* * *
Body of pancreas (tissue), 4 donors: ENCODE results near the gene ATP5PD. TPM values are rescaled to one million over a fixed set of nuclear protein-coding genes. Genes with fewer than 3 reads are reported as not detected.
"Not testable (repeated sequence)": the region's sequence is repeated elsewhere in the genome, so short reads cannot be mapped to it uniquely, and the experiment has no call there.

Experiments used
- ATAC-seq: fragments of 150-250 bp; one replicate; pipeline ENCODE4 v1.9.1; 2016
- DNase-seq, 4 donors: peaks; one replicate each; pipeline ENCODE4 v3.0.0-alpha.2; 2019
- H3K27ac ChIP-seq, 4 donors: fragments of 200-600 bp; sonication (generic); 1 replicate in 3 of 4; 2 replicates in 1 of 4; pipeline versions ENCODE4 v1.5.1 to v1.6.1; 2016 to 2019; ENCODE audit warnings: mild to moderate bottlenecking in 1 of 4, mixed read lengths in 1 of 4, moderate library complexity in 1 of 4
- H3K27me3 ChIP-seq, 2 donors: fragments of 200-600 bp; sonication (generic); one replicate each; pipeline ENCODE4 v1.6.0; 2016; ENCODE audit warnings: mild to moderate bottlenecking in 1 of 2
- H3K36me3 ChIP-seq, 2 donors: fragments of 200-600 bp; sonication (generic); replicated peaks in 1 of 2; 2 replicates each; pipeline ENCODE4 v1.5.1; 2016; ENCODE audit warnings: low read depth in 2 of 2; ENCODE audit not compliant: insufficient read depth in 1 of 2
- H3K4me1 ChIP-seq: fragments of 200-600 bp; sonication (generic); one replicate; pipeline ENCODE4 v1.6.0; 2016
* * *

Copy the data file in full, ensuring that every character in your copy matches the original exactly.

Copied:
Body of pancreas (tissue), 4 donors: ENCODE results near the gene ATP5PD. TPM values are rescaled to one million over a fixed set of nuclear protein-coding genes. Genes with fewer than 3 reads are reported as not detected.
"Not testable (repeated sequence)": the region's sequence is repeated elsewhere in the genome, so short reads cannot be mapped to it uniquely, and the experiment has no call there.

Experiments used
- ATAC-seq: fragments of 150-250 bp; one replicate; pipeline ENCODE4 v1.9.1; 2016
- DNase-seq, 4 donors: peaks; one replicate each; pipeline ENCODE4 v3.0.0-alpha.2; 2019
- H3K27ac ChIP-seq, 4 donors: fragments of 200-600 bp; sonication (generic); 1 replicate in 3 of 4; 2 replicates in 1 of 4; pipeline versions ENCODE4 v1.5.1 to v1.6.1; 2016 to 2019; ENCODE audit warnings: mild to moderate bottlenecking in 1 of 4, mixed read lengths in 1 of 4, moderate library complexity in 1 of 4
- H3K27me3 ChIP-seq, 2 donors: fragments of 200-600 bp; sonication (generic); one replicate each; pipeline ENCODE4 v1.6.0; 2016; ENCODE audit warnings: mild to moderate bottlenecking in 1 of 2
- H3K36me3 ChIP-seq, 2 donors: fragments of 200-600 bp; sonication (generic); replicated peaks in 1 of 2; 2 replicates each; pipeline ENCODE4 v1.5.1; 2016; ENCODE audit warnings: low read depth in 2 of 2; ENCODE audit not compliant: insufficient read depth in 1 of 2
- H3K4me1 ChIP-seq: fragments of 200-600 bp; sonication (generic); one replicate; pipeline ENCODE4 v1.6.0; 2016